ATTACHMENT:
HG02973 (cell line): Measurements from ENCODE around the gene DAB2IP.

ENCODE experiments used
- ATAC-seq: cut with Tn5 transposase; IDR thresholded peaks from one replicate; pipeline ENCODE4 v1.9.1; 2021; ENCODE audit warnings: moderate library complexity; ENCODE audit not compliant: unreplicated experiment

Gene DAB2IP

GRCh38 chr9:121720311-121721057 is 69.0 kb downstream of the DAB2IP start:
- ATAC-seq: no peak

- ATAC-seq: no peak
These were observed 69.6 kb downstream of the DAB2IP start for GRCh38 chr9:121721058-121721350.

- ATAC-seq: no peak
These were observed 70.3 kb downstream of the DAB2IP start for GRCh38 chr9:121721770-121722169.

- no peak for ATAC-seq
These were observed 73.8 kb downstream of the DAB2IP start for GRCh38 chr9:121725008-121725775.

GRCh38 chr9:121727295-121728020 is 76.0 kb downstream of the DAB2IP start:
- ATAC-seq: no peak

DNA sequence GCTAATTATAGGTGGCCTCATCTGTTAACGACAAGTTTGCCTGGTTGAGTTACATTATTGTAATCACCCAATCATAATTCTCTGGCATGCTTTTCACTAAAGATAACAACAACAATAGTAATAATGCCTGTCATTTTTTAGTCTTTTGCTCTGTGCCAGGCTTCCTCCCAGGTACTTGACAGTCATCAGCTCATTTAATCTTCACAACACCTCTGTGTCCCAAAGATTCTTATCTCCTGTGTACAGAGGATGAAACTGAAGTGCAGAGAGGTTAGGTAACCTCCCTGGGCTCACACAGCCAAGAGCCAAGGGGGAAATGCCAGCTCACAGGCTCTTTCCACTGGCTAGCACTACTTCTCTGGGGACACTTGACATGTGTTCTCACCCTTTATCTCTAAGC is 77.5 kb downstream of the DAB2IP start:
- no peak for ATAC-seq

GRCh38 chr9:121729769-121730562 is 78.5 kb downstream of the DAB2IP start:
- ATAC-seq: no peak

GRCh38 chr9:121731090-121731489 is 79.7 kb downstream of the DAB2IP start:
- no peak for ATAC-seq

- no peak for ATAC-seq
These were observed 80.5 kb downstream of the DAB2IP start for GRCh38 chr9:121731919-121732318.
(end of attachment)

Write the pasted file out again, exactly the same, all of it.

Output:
HG02973 (cell line): Measurements from ENCODE around the gene DAB2IP.

ENCODE experiments used
- ATAC-seq: cut with Tn5 transposase; IDR thresholded peaks from one replicate; pipeline ENCODE4 v1.9.1; 2021; ENCODE audit warnings: moderate library complexity; ENCODE audit not compliant: unreplicated experiment

Gene DAB2IP

GRCh38 chr9:121720311-121721057 is 69.0 kb downstream of the DAB2IP start:
- ATAC-seq: no peak

- ATAC-seq: no peak
These were observed 69.6 kb downstream of the DAB2IP start for GRCh38 chr9:121721058-121721350.

- ATAC-seq: no peak
These were observed 70.3 kb downstream of the DAB2IP start for GRCh38 chr9:121721770-121722169.

- no peak for ATAC-seq
These were observed 73.8 kb downstream of the DAB2IP start for GRCh38 chr9:121725008-121725775.

GRCh38 chr9:121727295-121728020 is 76.0 kb downstream of the DAB2IP start:
- ATAC-seq: no peak

DNA sequence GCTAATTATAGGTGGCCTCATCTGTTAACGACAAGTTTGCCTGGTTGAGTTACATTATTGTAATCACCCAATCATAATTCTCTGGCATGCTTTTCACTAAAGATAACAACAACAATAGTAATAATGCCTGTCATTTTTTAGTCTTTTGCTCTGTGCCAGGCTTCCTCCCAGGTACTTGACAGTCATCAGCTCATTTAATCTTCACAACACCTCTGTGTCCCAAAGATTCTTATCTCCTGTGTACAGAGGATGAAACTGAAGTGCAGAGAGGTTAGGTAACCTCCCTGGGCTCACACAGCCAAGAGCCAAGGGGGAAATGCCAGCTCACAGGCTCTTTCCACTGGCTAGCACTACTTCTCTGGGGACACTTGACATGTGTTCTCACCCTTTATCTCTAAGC is 77.5 kb downstream of the DAB2IP start:
- no peak for ATAC-seq

GRCh38 chr9:121729769-121730562 is 78.5 kb downstream of the DAB2IP start:
- ATAC-seq: no peak

GRCh38 chr9:121731090-121731489 is 79.7 kb downstream of the DAB2IP start:
- no peak for ATAC-seq

- no peak for ATAC-seq
These were observed 80.5 kb downstream of the DAB2IP start for GRCh38 chr9:121731919-121732318.